My Adams and Hammons ancestors were slave owners in east Virginia, and moved to Wilkes County, North Carolina after converting to the then new Baptist faith. Moving to North Carolina or western Virginia from east Virginia was a migration route for many families. I believe the banjo song, East Virginia, is a musical record of that migration. Descendants of these families were pioneers in Kentucky, Tennessee and other frontier states. Slaves were fewer in the mountains, but were not as separated from their owners as was possible on the large plantations in east Virginia. One early traveler on the frontier noted that it was common for slaves to occupy the same dwelling as their masters. John M. Stamper said of an old cemetery on Carr Creek in Knott County, Kentucky: ‘Some of the oldest graves are slave and master, buried side by side.’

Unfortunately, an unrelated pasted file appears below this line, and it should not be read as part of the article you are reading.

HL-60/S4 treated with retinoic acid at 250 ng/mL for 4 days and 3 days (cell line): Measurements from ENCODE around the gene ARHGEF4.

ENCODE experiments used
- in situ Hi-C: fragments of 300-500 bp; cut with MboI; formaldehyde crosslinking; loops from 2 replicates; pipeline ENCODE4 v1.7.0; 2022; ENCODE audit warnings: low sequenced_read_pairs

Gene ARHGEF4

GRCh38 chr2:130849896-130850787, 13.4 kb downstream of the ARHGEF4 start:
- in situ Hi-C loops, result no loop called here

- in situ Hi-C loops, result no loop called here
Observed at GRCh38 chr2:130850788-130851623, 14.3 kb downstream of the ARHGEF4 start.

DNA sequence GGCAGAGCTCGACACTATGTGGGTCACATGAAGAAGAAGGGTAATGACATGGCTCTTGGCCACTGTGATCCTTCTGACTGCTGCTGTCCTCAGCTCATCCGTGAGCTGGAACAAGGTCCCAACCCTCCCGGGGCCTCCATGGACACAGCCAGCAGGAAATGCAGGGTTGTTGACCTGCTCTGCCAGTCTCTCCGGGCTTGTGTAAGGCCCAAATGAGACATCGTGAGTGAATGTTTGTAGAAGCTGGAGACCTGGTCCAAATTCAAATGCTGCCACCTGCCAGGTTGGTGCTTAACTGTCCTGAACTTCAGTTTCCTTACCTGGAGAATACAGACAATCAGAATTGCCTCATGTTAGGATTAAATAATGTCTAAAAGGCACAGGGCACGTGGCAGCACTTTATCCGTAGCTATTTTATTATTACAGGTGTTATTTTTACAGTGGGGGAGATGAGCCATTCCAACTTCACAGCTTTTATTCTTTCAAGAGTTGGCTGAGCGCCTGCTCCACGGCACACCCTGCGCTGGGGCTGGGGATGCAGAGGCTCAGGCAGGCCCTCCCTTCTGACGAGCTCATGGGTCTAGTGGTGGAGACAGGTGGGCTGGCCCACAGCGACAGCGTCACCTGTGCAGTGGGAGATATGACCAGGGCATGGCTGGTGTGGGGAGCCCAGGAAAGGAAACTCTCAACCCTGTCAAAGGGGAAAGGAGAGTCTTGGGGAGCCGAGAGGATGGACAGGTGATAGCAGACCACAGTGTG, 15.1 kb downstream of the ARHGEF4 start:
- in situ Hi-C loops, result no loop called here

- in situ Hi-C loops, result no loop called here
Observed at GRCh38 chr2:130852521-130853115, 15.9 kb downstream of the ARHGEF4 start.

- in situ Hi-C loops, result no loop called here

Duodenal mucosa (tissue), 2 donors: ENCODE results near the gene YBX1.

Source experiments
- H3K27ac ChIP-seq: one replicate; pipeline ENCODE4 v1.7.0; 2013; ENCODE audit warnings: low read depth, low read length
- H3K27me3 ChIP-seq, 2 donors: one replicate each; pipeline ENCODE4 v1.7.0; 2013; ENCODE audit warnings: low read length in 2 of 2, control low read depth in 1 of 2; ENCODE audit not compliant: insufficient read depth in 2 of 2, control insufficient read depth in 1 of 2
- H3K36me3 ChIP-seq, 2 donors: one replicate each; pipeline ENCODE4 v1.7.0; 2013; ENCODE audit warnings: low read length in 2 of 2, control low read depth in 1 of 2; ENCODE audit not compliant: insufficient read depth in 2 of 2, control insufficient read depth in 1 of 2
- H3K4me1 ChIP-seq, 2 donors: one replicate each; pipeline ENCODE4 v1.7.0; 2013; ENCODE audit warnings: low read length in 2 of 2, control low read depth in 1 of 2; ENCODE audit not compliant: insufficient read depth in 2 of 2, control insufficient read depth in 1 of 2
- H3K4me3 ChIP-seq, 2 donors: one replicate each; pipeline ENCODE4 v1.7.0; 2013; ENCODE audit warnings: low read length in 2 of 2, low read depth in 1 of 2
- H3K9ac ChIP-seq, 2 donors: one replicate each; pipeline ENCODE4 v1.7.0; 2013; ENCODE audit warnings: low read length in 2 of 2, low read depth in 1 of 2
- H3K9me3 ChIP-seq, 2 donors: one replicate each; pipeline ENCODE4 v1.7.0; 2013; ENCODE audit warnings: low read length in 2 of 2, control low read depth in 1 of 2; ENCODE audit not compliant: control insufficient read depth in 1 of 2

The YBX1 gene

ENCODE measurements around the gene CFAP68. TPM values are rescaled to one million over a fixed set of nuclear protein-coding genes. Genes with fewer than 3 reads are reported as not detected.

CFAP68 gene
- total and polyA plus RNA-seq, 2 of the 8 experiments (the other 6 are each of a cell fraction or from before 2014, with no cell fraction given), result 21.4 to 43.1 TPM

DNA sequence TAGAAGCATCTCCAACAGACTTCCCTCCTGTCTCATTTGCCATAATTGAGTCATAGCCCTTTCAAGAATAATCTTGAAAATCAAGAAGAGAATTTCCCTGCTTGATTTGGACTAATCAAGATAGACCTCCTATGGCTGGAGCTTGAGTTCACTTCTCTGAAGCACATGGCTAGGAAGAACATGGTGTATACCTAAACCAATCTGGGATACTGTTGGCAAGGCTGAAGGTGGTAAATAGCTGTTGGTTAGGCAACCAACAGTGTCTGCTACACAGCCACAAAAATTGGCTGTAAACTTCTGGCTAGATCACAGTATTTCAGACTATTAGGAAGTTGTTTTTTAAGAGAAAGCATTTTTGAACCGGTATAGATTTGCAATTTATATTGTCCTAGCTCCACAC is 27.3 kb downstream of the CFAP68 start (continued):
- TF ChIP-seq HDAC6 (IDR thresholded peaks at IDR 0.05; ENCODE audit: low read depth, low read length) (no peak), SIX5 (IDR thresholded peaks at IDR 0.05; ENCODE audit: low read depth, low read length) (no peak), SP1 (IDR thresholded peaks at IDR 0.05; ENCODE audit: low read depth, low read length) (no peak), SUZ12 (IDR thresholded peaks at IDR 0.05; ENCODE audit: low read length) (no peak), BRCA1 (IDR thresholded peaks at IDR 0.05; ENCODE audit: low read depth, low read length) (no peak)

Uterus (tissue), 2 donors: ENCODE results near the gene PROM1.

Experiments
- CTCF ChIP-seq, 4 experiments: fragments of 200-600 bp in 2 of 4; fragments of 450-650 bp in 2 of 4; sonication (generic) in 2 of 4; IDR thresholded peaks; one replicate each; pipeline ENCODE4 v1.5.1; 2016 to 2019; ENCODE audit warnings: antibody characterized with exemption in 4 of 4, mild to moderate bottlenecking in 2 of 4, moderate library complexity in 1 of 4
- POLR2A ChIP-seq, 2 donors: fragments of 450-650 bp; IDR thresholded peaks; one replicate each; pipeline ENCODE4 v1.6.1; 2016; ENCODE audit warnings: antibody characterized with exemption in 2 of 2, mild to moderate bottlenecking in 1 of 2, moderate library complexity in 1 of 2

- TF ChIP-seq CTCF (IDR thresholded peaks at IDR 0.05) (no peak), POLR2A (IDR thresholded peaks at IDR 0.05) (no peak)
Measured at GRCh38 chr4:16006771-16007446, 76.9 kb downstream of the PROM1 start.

Katherine Pettit was a founder of the Hindman Settlement School in Knott County. She and others, including Cecil Sharp, collected folksongs in the area. She is thought to have collected songs from a student, Josiah H. Combs, who enrolled in the school in 1902. Combs was from a musical family, and immediately began collecting songs from his family and others in the area. He collected two versions of Whoa Mule from Cullie Williams in 1902. Williams was a blacks man who resided in Knott County on Breedings Creek, which was named for Elisha Breeding. According to Breeding family history, Elisha had several slaves when he moved from western Virginia in 1816. He freed his slaves sometime prior to or during the Civil War, and gave them land on Breedings Creek. Most blacks in Knott County have since lived at Redfox on Breedings Creek. Both blacks and whites have always attended the nominally ‘black’ Baptist church at Redfox.